Open Thinkering


Seminal blog posts

World mapIn the (large!) comments section of a recent post entitled The Map Is Not The Territory: the changing face of the edublogosphere it was suggested that we need a repository of seminal blog posts for those new (and not so new!) to the edublogosphere.

These are the posts that have provoked thinking and discussion in the edublogosphere – either in the comment section directly below the post and/or more widely on other blogs.

Professor Doctor JP Scott McLeod, a.k.a. all-round nice guy and fantastic blogger at Dangerously Irrelevant, has kindly put together a wiki page to collate the blog posts and articles that those new to the edublogosphere should have as required reading!

You can find the wiki page at:

Seminal blog posts wiki page

After Scott added the initial links, I’ve spent some time dating the posts and arranging them in reverse chronological order. If this idea takes off, I’d like to run a competition to design a blog sidebar badge for people to link to this page.

I don’t want to be dictatorial, but if you could please follow the following 3 simple guidelines, it will make life easier for all:

  • Don’t spam the wiki by adding lots of links to your own blog. That’s not cool at all.
  • If you don’t think a blog post should be included, use the strikethrough formatting feature and explain why.
  • Include only those that talk about pedagogically-oriented concepts and ideas, not just those that talk about cool ways to use Web 2.0 tools.

It would be great if some of the people who kindly left comments on the previous post could get involved in rectifying the situation! πŸ˜€

What do you think? Good idea or not?

8 thoughts on “Seminal blog posts

  1. In the same way I was uneasy about your map/territory post (in that it seemed to be asking for blogs to work the way you like them rather than a nice free for all) I think this is a good idea. Anything that collects and sorts information is handy. As a wiki the idea of seminal will be flexible too.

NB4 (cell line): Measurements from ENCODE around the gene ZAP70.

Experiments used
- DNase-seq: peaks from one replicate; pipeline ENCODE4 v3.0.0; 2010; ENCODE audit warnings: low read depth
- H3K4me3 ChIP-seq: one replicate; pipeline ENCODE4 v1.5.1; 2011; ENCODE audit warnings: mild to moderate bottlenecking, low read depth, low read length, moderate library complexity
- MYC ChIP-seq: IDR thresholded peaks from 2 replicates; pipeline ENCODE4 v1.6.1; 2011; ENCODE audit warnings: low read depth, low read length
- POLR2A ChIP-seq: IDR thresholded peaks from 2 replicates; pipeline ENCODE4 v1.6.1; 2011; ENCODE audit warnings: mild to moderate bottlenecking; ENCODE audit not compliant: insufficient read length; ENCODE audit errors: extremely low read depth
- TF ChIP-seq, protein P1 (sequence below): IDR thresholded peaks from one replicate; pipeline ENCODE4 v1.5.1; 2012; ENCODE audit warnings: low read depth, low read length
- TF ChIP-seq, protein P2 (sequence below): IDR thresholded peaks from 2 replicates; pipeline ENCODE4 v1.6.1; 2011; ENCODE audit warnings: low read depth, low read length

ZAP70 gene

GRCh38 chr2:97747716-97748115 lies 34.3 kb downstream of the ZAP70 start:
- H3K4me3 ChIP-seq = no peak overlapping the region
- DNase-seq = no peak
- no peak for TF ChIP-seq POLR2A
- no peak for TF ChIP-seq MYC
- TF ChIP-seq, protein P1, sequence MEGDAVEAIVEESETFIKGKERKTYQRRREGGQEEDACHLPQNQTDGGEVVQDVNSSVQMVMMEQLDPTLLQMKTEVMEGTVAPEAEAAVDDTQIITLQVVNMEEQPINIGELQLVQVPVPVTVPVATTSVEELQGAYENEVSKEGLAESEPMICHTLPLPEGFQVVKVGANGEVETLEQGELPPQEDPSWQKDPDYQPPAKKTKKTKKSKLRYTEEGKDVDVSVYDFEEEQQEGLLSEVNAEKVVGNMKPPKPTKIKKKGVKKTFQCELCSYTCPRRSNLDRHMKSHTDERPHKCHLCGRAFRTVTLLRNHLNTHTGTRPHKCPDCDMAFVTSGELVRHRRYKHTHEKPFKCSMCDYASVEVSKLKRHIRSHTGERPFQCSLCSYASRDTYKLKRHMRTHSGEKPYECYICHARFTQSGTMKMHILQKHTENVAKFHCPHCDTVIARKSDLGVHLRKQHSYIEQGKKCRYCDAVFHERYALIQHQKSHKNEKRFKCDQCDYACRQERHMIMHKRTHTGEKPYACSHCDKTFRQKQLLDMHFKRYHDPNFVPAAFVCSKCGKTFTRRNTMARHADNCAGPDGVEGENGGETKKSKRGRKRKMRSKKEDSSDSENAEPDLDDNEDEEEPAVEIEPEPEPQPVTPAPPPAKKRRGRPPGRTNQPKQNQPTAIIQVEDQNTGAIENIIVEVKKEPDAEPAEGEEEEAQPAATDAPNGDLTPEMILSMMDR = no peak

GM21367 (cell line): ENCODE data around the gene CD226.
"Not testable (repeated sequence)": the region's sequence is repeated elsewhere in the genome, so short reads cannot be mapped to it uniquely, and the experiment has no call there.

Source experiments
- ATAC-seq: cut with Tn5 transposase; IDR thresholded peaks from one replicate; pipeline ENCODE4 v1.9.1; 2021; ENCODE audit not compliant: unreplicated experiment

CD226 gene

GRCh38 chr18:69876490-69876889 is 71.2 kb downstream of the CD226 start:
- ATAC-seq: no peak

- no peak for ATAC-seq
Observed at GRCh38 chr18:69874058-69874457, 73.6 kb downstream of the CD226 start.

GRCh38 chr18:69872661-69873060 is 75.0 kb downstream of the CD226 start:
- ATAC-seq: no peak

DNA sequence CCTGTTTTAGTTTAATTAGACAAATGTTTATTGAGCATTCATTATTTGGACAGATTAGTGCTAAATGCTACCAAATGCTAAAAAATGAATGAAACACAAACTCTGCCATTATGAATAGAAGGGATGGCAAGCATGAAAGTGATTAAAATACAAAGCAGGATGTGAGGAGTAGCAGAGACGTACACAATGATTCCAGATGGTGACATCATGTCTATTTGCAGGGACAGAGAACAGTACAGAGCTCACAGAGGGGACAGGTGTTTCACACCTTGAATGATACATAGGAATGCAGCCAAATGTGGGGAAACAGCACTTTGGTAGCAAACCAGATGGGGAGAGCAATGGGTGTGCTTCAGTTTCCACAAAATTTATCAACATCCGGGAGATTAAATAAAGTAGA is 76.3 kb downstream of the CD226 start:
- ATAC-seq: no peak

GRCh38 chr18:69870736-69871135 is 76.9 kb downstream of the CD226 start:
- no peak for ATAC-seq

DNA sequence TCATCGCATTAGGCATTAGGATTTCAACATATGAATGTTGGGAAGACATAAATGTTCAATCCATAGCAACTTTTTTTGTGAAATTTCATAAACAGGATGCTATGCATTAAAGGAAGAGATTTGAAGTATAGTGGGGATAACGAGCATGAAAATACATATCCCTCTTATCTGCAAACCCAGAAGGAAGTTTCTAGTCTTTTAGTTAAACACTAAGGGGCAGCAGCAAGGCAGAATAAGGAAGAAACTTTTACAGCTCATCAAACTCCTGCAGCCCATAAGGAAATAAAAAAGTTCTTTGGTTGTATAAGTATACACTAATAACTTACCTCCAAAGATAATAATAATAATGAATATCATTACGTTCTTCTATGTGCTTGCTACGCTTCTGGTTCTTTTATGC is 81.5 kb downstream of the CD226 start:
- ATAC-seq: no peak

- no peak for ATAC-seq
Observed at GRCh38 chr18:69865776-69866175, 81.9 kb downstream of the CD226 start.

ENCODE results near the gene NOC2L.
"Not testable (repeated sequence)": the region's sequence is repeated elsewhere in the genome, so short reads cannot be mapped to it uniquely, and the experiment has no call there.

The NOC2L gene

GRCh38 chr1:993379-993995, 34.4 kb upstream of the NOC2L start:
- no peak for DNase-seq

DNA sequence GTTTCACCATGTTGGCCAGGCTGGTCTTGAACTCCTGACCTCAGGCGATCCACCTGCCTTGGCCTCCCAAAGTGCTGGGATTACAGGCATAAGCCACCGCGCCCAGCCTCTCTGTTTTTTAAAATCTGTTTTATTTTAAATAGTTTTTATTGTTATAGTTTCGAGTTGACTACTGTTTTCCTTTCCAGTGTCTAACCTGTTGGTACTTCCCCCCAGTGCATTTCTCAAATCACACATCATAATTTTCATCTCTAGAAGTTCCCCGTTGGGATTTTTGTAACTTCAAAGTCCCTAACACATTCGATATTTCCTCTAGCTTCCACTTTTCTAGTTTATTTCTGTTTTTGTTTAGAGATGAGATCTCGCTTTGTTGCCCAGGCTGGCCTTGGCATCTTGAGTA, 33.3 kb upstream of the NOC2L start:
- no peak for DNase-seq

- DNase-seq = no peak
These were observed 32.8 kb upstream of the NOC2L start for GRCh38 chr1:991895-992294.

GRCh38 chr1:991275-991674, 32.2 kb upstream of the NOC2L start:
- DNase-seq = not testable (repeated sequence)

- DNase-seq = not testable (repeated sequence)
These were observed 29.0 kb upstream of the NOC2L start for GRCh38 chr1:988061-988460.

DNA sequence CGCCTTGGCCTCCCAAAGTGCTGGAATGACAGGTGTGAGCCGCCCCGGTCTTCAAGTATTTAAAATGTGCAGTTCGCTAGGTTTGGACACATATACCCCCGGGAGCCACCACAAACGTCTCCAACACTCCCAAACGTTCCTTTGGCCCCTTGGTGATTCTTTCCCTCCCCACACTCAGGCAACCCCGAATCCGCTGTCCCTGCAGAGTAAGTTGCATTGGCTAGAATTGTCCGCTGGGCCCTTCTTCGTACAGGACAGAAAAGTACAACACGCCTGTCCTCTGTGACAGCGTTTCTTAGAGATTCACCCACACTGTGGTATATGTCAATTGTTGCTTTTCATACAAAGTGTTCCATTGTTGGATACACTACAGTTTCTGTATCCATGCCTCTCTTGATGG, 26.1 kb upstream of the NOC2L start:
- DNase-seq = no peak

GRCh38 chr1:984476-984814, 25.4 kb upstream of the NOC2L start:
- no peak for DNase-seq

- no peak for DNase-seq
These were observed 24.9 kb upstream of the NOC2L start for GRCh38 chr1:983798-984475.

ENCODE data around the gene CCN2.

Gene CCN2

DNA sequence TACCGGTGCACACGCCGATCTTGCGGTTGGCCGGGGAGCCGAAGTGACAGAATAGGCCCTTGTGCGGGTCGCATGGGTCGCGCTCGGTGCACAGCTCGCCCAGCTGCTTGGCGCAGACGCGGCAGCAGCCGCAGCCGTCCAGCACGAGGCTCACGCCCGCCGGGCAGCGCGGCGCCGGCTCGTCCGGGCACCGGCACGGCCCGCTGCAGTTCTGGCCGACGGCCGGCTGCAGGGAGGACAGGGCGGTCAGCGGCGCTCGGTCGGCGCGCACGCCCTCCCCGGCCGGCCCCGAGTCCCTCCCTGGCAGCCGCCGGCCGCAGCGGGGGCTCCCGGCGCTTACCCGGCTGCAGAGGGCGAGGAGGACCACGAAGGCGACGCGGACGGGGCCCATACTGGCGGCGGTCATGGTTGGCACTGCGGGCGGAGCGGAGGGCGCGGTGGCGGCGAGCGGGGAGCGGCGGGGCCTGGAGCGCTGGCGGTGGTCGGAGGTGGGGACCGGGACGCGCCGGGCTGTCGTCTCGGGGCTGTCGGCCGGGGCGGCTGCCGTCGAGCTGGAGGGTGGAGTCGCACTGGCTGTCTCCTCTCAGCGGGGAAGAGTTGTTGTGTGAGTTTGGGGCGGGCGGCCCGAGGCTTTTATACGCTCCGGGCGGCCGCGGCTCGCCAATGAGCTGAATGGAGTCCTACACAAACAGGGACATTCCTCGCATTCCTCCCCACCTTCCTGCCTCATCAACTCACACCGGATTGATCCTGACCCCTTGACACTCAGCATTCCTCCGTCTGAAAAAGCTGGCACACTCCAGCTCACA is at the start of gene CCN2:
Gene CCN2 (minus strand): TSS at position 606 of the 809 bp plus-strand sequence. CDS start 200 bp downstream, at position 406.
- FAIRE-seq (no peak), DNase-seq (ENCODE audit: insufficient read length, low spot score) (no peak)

2. Glad you like the idea, John! I hope it become large enough to be a valuable resource, but focused enough to be a useful place for those new to the edublogosphere to be able to get up-to-speed. πŸ˜€

  3. Hi Doug

    This is a good idea. Thank goodness for your original post and the discussion that followed.

    Well, I added a post by Clay Burell to the list. It generated waves around the edublogging ocean late December, 2007.

    Best wishes, John.

  4. Thanks, Doug, for all of the work that you've done on the Moving Forward wiki page. It looks much, much better and I'm looking forward to seeing what others contribute.

    For those of you who are unfamiliar with the Moving Forward wiki, it's intended to be a helpful resource for those of us who are making presentations and/or trying to move K-12 staff forward into the 21st century. Check out the Videos and Handouts, Blogs, Podcasts, and other pages. Feel free to add content/pages as desired. Help us create a collection of resources/examples that are great to share with others!

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